But how is that possible?

Asavri died in an accident just after winning the show. Is she really Asavri? Where was she? What happened to her? You need to read the book to know the answers.

I like Kanchana Banerjee's writing style ___it's engaging. The writing is neat and the story seems well researched, as she has portrayed the drama of reality show {and media, sadly} well. The characters seem like you've seen them on the television. That's why I feel that this book could be a good screen adaptation.

The cover of Nobody's Child is very striking and apt. The story has been told from the four significant points of view. Avneil ___a small time film journalist turned best-selling author. Kamini Pratap Singh ___a nobody turned powerful politician and mother of Tanya, the first runner up of Indian Koel. And Monty ___Asavri's love interest. He's an important character but I didn't get why his PoV was needed. Also, I didn't feel anything for this character.

Now, the story is told in first person narrative, and for me, that was the biggest problem. No, I really like stories told in first person, but telling this story in first person, from multiple points of view affects the element of suspense/mystery{and eventually the joy of reading a crime suspense fiction} in a negative way. The characters are telling everything about themselves ___what they did, what they didn't. What they know, what they don't. No revelation shocked/surprised me because the first person narration gives a fair idea of everything.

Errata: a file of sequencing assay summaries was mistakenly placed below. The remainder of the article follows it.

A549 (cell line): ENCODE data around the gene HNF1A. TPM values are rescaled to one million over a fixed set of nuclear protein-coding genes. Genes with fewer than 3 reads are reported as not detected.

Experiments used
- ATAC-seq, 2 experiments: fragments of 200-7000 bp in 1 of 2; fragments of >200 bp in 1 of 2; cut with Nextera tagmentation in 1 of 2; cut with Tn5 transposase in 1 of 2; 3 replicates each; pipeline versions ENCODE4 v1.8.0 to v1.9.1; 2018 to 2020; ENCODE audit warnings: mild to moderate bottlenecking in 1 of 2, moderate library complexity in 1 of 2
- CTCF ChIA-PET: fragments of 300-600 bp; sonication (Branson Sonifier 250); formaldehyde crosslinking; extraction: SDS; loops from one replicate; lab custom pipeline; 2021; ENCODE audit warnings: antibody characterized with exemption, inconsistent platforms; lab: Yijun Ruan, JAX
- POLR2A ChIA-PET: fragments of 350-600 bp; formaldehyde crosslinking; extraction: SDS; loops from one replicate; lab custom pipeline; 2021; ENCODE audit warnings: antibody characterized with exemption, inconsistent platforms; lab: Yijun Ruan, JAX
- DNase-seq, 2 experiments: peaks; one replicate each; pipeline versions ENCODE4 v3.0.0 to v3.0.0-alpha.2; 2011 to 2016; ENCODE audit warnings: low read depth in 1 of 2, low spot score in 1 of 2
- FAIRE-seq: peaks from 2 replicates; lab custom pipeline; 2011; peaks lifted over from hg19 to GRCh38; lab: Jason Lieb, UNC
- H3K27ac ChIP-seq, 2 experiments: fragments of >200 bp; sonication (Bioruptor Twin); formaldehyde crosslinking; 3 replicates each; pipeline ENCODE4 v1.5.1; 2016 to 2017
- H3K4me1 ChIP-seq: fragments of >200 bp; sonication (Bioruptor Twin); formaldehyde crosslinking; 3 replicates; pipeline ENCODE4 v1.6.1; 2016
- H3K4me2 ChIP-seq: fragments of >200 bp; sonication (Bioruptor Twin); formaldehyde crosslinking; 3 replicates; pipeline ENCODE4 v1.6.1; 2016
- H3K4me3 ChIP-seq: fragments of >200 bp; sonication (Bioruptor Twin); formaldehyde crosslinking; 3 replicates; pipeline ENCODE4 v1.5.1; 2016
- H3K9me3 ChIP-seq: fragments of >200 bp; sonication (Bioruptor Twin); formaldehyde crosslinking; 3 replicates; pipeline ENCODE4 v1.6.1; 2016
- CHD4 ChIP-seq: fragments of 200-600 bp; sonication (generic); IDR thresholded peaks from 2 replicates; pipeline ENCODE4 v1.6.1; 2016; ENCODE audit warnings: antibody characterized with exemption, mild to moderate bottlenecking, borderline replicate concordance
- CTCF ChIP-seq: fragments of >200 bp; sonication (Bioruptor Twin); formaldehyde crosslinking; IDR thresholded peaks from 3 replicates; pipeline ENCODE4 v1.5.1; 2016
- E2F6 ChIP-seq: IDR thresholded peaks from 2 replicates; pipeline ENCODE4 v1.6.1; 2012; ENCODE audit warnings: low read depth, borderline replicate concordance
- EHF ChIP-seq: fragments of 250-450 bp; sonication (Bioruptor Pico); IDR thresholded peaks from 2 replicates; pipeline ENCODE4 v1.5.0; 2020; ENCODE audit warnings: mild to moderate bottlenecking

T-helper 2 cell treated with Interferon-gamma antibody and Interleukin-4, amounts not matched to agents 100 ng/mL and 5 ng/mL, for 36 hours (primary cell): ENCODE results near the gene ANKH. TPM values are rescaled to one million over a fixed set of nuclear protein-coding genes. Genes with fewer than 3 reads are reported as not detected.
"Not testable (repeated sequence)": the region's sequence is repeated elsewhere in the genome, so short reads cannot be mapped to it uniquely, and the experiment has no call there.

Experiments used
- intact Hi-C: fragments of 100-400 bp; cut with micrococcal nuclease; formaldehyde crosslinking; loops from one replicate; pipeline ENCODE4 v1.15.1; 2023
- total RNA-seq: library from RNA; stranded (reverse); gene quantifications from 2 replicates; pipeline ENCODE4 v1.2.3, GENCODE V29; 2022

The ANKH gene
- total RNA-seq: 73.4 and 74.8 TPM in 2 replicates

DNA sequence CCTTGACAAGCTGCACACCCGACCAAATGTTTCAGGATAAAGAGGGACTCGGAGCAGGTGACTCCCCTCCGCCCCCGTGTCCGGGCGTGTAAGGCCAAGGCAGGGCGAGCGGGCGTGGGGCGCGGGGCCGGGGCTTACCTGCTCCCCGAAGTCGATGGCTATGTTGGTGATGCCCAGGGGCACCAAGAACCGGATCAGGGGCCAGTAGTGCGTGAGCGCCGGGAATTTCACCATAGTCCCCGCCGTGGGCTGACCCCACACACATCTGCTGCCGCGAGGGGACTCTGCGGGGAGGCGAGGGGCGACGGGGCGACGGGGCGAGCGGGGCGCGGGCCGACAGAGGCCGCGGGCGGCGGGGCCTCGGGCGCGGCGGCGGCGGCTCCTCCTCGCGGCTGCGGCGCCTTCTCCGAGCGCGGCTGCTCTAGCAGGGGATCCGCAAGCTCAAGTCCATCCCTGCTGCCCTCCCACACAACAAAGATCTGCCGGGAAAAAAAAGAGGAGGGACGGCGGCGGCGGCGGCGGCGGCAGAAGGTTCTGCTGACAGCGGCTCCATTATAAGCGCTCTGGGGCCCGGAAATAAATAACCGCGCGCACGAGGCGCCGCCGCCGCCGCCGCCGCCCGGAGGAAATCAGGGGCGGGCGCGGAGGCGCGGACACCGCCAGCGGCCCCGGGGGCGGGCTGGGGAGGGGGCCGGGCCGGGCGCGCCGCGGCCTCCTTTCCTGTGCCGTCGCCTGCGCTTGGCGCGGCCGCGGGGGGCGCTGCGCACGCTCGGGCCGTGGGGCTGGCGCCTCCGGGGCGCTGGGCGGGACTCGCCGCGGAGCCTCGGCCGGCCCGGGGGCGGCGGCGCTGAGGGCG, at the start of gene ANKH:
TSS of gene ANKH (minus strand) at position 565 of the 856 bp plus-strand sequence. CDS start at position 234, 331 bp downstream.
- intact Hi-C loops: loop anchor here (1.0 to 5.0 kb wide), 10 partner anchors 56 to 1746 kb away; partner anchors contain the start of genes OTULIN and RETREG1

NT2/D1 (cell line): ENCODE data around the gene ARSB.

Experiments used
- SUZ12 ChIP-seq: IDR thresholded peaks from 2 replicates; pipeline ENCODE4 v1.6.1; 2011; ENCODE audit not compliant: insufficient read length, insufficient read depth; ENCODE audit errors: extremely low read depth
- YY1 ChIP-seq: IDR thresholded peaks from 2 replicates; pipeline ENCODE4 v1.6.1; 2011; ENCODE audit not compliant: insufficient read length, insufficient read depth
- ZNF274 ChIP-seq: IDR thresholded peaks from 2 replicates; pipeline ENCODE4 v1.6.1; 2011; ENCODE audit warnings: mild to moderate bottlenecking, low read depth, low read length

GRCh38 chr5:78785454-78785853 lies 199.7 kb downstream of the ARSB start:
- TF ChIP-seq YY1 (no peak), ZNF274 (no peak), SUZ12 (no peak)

Also, there are certain things {that I would not like to mention} I found implausible. Maybe they are small things and you might not give them too much attention, however I couldn't help noticing.

I liked the way the story ends. Just like A Forgotten Affair, Kanchana's debut book, the ending of this book is satisfying.

'Don't fight the bad memories. Allow them to come and go. The more you resist, the more they will persist.'

If you're looking for a masala entertainer, if you enjoy reading crime fiction {with wicked characters}, go for it.

I received this book from Writersmelon for an unbiased review.

Monday, September 16, 2019

Forty Days

Photo by Paul Dufour {From}

Thankfully, I remember the name of the society he mentioned once. Just he didn’t mention that it’s very near to my house. It's a posh society. Suddenly, the image of my tiny flat flashes in my mind. I shake off the image, as the security guard asks for the details. 

I feel jittery, as the lift ascends. It's the first time I am visiting him. We are going to meet after forty days. I couldn't stop thinking about him in the last forty days. Strange and annoyingly sweet how sometimes you don't get tired of thinking of a single person.